Temporal and egional profiles of cytoskeletal protein accumulation in the rat brain following traumatic brain injury

Authors


Department of Neuropsychiatry, Osaka University Medical School, 2-2 Yamadaoka, Suita, Osaka 565, Japan. Email: mtakeda@psy.med.osaka-u.ae

Abstract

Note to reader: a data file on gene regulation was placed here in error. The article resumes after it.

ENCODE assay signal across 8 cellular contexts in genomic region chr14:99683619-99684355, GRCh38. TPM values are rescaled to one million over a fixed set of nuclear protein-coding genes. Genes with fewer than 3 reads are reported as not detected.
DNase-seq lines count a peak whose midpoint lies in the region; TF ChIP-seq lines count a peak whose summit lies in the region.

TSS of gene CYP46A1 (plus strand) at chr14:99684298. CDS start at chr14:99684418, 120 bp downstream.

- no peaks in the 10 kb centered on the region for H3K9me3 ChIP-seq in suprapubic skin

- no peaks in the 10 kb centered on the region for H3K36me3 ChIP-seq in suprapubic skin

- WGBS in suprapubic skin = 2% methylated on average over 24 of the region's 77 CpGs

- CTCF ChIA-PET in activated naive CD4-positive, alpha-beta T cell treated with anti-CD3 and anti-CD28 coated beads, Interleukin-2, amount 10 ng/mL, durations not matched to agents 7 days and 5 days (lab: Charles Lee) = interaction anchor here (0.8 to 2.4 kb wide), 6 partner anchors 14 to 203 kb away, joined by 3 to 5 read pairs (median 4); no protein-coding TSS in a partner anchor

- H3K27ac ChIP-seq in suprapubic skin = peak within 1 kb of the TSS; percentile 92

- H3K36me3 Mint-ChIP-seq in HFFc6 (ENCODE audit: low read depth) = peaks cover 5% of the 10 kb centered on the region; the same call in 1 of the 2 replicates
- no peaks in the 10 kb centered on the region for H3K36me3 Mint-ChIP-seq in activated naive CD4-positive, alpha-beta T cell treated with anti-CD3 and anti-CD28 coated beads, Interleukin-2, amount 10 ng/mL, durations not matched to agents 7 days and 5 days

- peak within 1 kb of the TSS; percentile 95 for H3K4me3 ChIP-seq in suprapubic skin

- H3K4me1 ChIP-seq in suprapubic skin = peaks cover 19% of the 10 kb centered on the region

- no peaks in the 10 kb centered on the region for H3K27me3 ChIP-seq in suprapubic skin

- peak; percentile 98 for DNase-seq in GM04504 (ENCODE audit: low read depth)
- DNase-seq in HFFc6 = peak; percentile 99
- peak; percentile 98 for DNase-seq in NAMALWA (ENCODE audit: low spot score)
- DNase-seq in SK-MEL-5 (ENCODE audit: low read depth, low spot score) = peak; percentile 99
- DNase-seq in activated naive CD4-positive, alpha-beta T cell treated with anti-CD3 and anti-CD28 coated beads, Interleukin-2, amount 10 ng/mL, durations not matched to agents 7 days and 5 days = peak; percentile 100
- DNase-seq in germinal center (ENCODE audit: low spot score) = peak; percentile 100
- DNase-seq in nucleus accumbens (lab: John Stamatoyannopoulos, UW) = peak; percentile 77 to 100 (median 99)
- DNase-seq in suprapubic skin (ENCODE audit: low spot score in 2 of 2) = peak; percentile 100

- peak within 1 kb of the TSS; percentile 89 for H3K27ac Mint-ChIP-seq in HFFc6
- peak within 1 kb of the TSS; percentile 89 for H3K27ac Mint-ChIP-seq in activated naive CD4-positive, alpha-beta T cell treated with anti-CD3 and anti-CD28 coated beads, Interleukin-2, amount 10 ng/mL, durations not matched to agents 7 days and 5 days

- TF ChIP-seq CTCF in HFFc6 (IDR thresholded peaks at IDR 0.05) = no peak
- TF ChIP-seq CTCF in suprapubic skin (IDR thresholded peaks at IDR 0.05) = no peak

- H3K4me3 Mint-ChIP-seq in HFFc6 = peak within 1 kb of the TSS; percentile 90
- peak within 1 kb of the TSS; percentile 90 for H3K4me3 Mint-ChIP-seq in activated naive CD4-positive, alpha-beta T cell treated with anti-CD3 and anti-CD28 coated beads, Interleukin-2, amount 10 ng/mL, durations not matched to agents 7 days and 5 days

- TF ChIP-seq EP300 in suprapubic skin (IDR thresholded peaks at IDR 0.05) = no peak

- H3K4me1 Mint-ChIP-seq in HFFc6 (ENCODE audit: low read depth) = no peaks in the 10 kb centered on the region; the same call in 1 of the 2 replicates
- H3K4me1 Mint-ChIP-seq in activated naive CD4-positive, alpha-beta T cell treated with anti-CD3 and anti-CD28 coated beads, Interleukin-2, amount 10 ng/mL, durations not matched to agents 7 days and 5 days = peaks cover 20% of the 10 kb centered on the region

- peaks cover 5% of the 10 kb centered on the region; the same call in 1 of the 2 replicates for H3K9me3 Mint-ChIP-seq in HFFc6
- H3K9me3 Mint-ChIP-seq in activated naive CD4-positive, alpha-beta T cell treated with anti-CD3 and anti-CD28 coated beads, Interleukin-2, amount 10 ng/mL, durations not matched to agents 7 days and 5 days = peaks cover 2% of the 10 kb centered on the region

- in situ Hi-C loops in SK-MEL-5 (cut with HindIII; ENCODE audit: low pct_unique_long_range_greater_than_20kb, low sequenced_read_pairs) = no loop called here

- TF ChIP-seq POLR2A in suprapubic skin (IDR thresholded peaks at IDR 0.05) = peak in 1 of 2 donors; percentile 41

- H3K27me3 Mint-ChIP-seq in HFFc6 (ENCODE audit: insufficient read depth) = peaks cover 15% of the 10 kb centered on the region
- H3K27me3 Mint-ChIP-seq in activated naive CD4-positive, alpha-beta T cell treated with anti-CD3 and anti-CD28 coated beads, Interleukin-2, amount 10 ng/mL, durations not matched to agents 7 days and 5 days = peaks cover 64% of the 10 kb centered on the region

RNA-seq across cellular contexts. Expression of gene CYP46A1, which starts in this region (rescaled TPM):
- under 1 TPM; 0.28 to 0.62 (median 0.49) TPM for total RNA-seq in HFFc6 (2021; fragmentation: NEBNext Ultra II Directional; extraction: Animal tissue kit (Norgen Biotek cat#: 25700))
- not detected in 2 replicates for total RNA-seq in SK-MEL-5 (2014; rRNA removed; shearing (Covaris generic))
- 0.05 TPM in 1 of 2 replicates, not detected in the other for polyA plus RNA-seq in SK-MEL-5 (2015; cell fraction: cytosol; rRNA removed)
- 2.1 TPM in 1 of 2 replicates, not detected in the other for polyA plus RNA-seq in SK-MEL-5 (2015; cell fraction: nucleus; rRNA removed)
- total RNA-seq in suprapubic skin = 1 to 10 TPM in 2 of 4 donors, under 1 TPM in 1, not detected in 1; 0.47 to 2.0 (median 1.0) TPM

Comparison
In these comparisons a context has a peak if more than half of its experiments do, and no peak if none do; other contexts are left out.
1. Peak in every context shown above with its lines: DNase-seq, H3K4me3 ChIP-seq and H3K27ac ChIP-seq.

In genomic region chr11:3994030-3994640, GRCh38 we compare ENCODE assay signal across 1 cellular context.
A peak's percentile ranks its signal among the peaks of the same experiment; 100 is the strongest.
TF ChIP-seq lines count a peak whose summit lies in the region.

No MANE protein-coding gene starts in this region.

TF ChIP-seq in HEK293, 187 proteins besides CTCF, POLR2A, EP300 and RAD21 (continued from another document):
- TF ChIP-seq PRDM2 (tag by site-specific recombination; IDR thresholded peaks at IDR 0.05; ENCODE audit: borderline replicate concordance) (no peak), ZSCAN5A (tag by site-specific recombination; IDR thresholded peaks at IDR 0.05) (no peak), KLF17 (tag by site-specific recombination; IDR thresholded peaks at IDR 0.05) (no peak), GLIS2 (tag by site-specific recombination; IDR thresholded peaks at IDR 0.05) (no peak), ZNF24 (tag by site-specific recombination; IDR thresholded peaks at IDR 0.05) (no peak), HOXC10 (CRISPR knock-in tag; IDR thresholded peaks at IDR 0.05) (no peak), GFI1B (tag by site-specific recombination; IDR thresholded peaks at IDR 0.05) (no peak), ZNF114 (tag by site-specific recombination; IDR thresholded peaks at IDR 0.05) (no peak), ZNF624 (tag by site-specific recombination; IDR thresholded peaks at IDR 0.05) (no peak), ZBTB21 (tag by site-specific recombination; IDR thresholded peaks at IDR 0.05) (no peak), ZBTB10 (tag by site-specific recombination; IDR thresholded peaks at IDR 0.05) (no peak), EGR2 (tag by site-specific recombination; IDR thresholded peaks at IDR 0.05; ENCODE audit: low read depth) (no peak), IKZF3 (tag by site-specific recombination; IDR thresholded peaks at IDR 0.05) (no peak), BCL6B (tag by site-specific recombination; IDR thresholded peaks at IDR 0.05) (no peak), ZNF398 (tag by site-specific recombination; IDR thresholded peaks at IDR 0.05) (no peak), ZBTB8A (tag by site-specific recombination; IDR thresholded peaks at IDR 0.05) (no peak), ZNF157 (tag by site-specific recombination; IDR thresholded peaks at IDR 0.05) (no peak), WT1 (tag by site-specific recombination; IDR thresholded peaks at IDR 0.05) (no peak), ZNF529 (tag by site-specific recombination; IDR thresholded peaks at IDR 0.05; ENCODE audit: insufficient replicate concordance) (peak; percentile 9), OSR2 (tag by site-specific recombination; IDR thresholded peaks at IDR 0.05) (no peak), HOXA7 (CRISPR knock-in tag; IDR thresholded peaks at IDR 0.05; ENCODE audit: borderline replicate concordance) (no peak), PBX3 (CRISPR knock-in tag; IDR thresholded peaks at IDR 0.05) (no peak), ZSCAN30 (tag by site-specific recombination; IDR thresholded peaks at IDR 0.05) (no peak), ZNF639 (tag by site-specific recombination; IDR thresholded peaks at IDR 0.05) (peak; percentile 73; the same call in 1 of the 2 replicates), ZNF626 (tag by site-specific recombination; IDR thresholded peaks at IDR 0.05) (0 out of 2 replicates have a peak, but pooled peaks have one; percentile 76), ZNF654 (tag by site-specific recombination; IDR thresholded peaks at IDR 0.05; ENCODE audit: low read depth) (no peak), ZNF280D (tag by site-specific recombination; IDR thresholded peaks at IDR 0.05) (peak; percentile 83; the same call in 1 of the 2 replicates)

Abstract To characterize the cytoskeletal aberration due to traumatic injury, temporal and regional profiles of changes in immunoreactivity of microtubule-associated protein 2 (MAP2), neurofilament heavy subunit protein (NFH) and heat shock protein 72 (HSP72) were investigated after different magnitudes of traumatic brain injury by fluid percussion. The experimental rat brain was perfusion-fixed at 1, 6 and 24 hours after traumatic brain injury. Conventional histological staining has demonstrated that the mildest traumatic brain injury (1.0 atm) induced no neuronal loss at the impact site and that neuron loss was apparent when traumatic brain injury was increased to 4.3 atm. The mildest traumatic brain injury, however, caused a significant increase in HSP72 immunoreactivity in the superficial cortical layers at the impact site as early as 1 hour after the injury. In the case of severe traumatic brain injury (4.3 atm), neuron loss was apparent in the area at the impact site, but the increase in HSP72 immunoreactivity was moderate, and it was observed only after 6 hours in the deep cortical layers under the necrotic area. The increased immunostaining of MAP2 was demonstrated in damaged axons and neuronal perikarya in the wider area surrounding the impact site at 6 and 24 hours after the injury. Six and 24 hours after the injury, perikaryal accumulation of neurofilament was observed, and the accumulated neurofilament was mostly phosphorylated. These results indicate that the severe traumatic brain injury of 4.3 atm triggers the abnormal accumulation of cytoskeletal proteins in neuronal perikarya, most probably due to an impairment of axonal transport. It is implied that the increased expression of HSP72 may be involved in the protective process of neurons after traumatic brain injury.

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